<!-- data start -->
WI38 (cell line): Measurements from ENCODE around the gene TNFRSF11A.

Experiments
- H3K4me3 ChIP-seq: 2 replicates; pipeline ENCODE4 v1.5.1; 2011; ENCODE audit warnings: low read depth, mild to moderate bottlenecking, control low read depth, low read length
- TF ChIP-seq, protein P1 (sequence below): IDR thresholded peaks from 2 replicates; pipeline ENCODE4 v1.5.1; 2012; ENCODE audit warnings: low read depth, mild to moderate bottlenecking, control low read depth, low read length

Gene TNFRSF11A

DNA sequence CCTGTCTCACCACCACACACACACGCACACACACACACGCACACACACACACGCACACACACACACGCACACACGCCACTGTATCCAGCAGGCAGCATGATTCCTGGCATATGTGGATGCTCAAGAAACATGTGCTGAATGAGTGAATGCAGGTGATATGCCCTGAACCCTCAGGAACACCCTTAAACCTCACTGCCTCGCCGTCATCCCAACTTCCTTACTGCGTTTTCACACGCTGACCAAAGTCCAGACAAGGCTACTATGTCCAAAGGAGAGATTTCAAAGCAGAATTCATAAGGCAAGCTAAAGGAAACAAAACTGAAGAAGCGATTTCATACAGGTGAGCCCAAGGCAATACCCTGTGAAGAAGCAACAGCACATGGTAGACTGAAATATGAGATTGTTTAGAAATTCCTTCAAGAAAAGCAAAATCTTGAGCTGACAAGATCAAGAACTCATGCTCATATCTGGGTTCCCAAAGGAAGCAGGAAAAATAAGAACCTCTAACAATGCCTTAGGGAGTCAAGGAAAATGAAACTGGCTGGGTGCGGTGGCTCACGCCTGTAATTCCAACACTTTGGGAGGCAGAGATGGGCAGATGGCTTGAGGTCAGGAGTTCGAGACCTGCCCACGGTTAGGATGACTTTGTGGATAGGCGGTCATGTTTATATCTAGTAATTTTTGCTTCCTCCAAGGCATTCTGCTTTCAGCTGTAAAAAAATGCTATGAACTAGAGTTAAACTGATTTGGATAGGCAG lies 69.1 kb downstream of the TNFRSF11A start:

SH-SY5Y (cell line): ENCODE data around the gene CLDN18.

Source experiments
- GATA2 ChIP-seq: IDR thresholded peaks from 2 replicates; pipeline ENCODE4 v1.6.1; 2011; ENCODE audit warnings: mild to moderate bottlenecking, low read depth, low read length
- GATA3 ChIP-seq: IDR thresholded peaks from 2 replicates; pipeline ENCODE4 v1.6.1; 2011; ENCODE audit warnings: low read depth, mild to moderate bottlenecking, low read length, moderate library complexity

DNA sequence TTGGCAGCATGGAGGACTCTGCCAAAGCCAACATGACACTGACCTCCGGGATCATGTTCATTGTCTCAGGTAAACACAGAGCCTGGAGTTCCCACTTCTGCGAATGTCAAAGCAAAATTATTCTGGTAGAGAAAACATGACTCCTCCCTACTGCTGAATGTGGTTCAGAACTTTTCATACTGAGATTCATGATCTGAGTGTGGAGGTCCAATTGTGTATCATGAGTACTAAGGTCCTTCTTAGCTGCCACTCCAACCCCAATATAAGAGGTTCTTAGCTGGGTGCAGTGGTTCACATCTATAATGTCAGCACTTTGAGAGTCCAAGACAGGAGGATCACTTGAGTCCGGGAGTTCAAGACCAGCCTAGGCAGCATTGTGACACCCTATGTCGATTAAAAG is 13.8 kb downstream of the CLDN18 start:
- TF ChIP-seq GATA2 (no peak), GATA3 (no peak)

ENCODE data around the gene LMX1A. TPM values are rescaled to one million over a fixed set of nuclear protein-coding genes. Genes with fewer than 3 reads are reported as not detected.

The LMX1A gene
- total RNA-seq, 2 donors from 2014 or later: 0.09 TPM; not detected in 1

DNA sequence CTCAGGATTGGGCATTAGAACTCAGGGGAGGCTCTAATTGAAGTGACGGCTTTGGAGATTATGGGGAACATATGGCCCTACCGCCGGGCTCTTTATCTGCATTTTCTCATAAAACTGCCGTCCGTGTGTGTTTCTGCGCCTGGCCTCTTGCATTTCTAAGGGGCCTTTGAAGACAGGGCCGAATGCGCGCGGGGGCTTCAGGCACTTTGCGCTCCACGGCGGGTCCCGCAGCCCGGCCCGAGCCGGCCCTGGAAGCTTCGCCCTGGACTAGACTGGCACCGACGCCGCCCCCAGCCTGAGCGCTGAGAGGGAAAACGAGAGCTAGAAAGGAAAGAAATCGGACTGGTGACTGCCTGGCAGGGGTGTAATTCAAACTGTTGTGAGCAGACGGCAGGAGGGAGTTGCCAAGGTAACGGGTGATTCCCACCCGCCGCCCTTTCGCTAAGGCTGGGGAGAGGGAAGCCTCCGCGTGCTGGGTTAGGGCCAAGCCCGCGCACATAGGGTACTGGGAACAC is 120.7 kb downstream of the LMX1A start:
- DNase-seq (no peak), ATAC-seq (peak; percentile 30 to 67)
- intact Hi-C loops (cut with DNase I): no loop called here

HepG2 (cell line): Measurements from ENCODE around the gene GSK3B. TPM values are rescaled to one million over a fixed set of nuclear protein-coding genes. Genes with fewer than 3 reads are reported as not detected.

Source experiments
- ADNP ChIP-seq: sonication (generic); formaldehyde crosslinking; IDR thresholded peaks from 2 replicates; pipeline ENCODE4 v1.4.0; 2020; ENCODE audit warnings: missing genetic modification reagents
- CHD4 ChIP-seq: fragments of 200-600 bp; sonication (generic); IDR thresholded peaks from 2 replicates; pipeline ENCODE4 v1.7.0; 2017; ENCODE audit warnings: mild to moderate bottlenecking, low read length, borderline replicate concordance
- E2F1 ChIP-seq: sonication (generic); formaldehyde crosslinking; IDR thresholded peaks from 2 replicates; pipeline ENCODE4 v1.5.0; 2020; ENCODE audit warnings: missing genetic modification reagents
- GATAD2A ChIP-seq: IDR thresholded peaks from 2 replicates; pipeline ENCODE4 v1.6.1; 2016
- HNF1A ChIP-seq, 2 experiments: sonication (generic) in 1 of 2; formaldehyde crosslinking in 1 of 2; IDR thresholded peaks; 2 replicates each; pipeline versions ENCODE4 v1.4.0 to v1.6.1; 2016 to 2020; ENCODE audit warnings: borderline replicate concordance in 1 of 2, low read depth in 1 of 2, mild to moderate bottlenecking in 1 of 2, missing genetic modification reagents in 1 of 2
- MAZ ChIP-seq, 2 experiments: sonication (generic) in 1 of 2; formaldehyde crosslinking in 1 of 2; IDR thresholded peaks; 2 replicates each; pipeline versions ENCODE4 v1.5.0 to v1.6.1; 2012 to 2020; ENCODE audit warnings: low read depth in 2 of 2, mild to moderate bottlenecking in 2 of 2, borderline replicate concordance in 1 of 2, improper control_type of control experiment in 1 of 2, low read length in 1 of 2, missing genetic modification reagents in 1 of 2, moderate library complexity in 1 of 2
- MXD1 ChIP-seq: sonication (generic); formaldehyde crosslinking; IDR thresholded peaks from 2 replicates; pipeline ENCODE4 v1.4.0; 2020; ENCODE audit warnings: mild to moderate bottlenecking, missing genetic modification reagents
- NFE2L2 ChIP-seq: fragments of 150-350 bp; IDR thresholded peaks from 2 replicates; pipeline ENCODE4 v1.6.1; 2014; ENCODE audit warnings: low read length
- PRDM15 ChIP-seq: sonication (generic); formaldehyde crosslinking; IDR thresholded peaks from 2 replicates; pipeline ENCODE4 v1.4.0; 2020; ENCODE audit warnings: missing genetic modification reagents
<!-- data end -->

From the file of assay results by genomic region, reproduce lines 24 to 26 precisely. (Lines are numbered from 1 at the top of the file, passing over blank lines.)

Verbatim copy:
- GATAD2A ChIP-seq: IDR thresholded peaks from 2 replicates; pipeline ENCODE4 v1.6.1; 2016
- HNF1A ChIP-seq, 2 experiments: sonication (generic) in 1 of 2; formaldehyde crosslinking in 1 of 2; IDR thresholded peaks; 2 replicates each; pipeline versions ENCODE4 v1.4.0 to v1.6.1; 2016 to 2020; ENCODE audit warnings: borderline replicate concordance in 1 of 2, low read depth in 1 of 2, mild to moderate bottlenecking in 1 of 2, missing genetic modification reagents in 1 of 2
- MAZ ChIP-seq, 2 experiments: sonication (generic) in 1 of 2; formaldehyde crosslinking in 1 of 2; IDR thresholded peaks; 2 replicates each; pipeline versions ENCODE4 v1.5.0 to v1.6.1; 2012 to 2020; ENCODE audit warnings: low read depth in 2 of 2, mild to moderate bottlenecking in 2 of 2, borderline replicate concordance in 1 of 2, improper control_type of control experiment in 1 of 2, low read length in 1 of 2, missing genetic modification reagents in 1 of 2, moderate library complexity in 1 of 2